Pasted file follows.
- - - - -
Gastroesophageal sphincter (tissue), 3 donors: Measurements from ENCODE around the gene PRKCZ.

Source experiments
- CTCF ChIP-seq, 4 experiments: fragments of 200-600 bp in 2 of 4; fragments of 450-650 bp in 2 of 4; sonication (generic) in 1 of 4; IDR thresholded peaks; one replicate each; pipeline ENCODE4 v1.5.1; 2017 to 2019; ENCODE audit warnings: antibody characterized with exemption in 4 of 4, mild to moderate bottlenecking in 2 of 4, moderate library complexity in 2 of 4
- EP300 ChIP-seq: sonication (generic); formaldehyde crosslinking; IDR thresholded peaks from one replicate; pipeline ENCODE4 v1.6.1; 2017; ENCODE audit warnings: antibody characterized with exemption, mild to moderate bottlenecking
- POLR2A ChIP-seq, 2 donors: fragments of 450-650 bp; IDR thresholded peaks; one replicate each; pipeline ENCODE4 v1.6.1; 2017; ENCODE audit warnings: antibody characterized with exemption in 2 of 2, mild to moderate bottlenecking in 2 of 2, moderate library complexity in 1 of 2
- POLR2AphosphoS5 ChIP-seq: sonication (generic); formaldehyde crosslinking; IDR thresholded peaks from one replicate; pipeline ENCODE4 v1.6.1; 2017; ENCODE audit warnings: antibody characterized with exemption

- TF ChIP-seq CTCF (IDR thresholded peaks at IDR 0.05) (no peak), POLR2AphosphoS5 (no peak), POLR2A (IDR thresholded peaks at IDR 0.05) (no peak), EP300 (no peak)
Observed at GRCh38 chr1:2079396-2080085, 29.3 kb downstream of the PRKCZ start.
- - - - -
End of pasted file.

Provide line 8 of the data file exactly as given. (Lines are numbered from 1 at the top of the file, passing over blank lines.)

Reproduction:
Observed at GRCh38 chr1:2079396-2080085, 29.3 kb downstream of the PRKCZ start.